## Friday, October 16, 2015

### Teaching Multiplication for Understanding

One thing I love about the new math standards is teaching for depth of understanding.  It makes so much sense to teach fewer things in depth, than a lot of things with very shallow coverage.  In third grade we spend a great deal of time on multiplication, and students now develop a real understanding of what multiplication is and how it works, rather than just memorizing facts.  Below are some of the strategies that I teach students to use when looking for the product of an unknown fact.

1.  Draw equal groups.  Students model equal groups by drawing a circle of each one, then putting the correct number of objects in each group.

2.  Skip count.  To find the product of 3 X 4, count three fours: 4, 8, 12.  Teach students that these numbers are multiples of 4.

3.  Draw equal jumps on a number line.

4.  Relate multiplication and addition.  3 X 4 = 4 + 4 + 4 + 4

5.  Make an array.

6.  Use the Commutative Property of Multiplication.  If you do not know the product of 3 X 4, perhaps you do know the product of 4 X 3.

7.  Use doubles.  To find the product of 4 X 4, think of the product of 2 X 4 and double it.  To find the product of  6 X 4, think of the product of 3 X 4 and double it, and so on.

8.  Use the Distributive Property of Multiplication to break apart larger factors into smaller factors.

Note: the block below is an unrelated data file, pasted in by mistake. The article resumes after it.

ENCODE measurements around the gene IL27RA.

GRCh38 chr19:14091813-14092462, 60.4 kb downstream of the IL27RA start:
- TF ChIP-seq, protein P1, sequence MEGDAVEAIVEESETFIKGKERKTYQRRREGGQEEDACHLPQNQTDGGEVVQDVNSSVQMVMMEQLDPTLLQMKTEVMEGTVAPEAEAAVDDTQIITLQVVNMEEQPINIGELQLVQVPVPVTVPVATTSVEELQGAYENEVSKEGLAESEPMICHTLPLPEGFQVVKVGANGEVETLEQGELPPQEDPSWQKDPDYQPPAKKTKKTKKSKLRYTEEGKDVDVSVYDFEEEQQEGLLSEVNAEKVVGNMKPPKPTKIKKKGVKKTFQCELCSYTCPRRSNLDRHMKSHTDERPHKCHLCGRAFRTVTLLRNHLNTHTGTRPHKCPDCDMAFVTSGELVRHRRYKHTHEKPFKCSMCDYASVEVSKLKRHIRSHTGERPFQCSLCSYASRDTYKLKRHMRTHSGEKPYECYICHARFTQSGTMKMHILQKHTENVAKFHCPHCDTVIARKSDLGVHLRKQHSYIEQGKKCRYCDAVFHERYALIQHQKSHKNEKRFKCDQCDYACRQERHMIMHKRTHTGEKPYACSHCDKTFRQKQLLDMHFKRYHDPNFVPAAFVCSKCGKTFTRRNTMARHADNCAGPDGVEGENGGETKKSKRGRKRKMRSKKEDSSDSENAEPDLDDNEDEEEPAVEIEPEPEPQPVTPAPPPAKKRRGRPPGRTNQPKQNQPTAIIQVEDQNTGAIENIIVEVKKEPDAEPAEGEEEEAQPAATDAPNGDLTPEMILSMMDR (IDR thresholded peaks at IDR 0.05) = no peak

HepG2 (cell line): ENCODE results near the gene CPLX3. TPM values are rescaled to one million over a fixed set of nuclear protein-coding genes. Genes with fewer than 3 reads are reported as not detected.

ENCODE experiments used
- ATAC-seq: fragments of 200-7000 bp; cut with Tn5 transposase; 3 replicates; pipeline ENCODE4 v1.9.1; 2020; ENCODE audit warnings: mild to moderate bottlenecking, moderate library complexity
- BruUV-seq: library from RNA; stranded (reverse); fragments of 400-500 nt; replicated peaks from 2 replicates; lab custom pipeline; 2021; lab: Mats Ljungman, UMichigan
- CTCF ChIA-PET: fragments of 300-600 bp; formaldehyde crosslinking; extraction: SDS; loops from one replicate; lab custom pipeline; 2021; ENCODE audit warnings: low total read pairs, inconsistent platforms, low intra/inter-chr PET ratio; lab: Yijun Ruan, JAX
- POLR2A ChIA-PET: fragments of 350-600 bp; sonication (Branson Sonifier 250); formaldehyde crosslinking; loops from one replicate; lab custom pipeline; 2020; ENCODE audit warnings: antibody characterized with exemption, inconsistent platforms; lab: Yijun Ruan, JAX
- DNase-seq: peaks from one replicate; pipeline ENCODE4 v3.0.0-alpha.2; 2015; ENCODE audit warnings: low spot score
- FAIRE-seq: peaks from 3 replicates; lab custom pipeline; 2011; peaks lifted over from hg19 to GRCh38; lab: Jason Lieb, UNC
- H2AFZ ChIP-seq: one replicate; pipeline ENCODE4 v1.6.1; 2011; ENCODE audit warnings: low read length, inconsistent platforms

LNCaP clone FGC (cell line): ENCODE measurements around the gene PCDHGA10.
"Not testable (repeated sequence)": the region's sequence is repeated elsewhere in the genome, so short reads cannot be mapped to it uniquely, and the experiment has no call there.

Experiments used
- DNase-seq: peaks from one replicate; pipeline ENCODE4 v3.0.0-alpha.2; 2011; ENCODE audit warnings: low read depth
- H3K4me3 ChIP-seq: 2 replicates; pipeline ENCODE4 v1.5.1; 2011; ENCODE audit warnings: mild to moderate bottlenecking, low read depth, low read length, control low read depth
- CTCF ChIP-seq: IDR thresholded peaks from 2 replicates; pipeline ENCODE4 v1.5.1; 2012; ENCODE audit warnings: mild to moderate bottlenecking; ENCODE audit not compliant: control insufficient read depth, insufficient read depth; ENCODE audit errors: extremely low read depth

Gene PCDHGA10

5 X 8 can be thought of as (2 X 8) + (3 X 8).

9.   Make a bar model.

I have developed several items to help my students master both the concept of multiplication as well as multiplication facts.  The products shown below, as well as others, are available in my Teachers Pay Teachers store.

## Friday, October 2, 2015

Ideas for Teaching Rounding to Young Learners

1.  Use a number line.  If you are rounding 44, make a number line that begins with 40 and ends with 50.  Put a red line on the number that is halfway between 40 and 50.  Circle 44.  Which side of the line is on?  Is it closer to 40 or 50?  Circle the answer.  Have students practice and practice until they can do the steps mentally.

2.  Make a number line on the floor using masking tape and have students use their bodies.  Have them stand on the number line where their number fits.  Then decide which ten it is closer to.

3.  Make “rounding mountains”.  Draw number lines that are shaped like mountains with 5 at the peak, 0 at the bottom on the left, and 10 on the bottom at the right.  Students think of a train trying to cross the mountain.  If it makes it to the top, it will coast down the other side.  If it doesn’t make it to the top, it will slip back down to where it began.